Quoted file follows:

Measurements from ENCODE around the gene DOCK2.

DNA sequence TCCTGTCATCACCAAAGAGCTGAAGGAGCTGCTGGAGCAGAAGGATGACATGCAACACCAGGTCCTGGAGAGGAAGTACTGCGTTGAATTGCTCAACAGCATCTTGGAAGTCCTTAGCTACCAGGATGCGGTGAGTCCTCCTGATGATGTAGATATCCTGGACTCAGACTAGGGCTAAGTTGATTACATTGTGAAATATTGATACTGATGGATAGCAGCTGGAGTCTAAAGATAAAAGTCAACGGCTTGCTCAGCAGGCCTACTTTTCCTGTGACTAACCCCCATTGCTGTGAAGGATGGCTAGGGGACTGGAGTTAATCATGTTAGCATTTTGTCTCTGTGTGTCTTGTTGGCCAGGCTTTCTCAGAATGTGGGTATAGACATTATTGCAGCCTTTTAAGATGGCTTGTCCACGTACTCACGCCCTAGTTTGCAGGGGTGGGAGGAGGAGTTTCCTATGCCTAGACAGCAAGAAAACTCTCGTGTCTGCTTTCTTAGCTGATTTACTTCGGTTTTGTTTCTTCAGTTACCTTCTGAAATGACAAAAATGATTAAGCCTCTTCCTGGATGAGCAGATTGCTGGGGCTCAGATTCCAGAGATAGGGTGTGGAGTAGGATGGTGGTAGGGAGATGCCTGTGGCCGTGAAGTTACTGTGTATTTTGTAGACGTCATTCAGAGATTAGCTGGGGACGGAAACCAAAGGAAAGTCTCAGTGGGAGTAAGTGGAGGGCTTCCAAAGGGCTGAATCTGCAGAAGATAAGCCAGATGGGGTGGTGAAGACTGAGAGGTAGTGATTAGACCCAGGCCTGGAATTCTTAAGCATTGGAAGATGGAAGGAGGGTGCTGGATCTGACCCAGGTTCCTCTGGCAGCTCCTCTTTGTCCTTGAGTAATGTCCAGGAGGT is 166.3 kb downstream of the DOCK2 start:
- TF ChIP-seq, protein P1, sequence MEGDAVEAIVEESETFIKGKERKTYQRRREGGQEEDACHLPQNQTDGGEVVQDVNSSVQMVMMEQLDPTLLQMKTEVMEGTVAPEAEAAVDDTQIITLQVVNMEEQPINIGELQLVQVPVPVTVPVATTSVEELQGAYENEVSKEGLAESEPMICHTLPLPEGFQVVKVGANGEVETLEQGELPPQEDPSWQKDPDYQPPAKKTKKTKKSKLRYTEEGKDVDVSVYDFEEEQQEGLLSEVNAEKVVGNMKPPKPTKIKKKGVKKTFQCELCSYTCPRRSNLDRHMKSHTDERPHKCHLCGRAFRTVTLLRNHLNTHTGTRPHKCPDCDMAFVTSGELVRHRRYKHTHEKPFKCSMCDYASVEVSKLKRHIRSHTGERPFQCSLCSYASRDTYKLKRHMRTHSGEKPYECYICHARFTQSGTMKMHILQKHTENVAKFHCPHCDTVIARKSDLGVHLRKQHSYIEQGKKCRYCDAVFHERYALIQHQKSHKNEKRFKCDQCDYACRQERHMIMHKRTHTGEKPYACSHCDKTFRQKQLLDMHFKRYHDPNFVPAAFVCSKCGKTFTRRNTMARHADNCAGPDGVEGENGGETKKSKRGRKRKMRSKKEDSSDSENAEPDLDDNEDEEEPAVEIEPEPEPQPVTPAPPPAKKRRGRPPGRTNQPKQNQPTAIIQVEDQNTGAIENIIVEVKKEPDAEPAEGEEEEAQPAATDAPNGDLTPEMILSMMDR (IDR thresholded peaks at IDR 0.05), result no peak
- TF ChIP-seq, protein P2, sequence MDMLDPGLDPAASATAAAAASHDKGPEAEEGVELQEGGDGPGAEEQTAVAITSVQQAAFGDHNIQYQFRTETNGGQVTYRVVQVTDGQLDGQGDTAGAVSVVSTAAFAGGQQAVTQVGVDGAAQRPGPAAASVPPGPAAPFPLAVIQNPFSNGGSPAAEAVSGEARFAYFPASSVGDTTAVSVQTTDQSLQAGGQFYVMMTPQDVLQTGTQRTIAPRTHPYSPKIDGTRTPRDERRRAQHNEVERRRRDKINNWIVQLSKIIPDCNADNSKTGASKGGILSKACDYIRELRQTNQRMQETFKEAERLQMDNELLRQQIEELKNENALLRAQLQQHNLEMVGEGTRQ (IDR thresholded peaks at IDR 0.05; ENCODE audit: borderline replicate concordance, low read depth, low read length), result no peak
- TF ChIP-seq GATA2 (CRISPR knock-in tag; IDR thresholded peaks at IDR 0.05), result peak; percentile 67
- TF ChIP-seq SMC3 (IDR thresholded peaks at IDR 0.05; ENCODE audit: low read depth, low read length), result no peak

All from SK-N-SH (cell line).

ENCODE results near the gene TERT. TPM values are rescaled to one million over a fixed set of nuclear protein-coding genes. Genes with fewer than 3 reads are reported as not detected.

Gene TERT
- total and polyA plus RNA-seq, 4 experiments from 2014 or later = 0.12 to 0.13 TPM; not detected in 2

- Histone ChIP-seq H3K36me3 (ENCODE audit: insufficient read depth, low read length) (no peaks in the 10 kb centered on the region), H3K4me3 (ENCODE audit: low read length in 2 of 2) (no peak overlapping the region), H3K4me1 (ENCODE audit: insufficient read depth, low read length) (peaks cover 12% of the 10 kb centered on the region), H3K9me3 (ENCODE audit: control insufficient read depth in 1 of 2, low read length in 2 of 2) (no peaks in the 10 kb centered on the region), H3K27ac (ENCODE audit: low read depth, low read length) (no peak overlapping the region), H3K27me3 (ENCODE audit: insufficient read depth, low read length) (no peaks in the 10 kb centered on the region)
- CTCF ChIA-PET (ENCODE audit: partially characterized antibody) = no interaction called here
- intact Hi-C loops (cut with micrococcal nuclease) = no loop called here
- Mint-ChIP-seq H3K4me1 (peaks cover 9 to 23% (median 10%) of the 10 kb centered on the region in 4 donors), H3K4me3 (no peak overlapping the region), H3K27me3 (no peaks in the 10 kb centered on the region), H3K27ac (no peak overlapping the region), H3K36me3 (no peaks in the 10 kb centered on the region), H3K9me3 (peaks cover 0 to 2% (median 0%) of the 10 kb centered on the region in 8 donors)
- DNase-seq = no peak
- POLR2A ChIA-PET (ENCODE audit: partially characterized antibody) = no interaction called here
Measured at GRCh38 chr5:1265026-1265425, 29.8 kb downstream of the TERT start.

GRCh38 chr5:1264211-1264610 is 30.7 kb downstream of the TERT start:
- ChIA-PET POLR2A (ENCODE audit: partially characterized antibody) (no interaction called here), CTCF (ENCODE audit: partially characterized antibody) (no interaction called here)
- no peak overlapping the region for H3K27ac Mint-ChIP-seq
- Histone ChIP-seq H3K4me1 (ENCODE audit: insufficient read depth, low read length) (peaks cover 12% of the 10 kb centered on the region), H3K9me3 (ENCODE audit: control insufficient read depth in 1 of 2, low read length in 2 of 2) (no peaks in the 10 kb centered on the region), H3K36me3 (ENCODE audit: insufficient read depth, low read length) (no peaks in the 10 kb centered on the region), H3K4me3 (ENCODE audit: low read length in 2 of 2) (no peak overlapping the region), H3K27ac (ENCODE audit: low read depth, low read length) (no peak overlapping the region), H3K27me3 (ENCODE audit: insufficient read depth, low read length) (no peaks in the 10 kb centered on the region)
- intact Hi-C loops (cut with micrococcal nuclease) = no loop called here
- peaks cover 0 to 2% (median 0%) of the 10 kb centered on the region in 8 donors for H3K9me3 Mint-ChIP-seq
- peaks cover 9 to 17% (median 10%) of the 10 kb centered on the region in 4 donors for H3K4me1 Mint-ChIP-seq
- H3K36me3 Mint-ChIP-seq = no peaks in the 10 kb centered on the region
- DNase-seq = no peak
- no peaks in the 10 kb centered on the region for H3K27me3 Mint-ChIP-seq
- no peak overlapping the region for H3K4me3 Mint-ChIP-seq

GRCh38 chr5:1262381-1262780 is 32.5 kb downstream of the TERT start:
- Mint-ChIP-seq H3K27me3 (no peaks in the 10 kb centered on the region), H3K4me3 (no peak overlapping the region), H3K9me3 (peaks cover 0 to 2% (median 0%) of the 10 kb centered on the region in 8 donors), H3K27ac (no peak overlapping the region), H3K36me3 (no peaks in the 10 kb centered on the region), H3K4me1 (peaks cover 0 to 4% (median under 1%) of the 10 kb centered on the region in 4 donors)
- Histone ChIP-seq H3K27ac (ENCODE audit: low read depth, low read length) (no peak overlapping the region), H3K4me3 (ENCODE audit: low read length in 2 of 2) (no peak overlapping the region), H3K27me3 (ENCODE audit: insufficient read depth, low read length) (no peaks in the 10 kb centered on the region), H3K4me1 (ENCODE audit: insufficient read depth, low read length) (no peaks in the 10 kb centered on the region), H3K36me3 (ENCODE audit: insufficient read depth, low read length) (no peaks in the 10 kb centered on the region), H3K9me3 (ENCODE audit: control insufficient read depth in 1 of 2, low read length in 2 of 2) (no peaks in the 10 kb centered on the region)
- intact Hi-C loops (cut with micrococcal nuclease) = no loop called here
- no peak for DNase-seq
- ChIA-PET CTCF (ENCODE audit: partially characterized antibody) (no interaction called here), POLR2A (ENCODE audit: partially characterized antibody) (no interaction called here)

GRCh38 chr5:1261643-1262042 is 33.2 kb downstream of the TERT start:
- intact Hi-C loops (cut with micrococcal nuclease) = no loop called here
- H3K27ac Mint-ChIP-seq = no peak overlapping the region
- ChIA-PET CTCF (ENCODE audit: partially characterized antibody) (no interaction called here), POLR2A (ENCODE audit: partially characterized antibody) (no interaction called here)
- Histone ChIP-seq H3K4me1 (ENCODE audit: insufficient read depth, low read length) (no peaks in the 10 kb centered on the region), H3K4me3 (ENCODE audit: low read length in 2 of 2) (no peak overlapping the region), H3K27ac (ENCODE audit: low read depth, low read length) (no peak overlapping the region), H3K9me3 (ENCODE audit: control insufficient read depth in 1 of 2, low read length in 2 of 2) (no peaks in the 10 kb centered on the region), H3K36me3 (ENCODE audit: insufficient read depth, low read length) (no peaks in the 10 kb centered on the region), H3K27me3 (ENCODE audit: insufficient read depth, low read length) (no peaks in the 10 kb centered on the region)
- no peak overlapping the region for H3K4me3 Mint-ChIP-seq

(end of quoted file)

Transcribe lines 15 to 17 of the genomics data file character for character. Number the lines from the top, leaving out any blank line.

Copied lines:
- DNase-seq = no peak
- POLR2A ChIA-PET (ENCODE audit: partially characterized antibody) = no interaction called here
Measured at GRCh38 chr5:1265026-1265425, 29.8 kb downstream of the TERT start.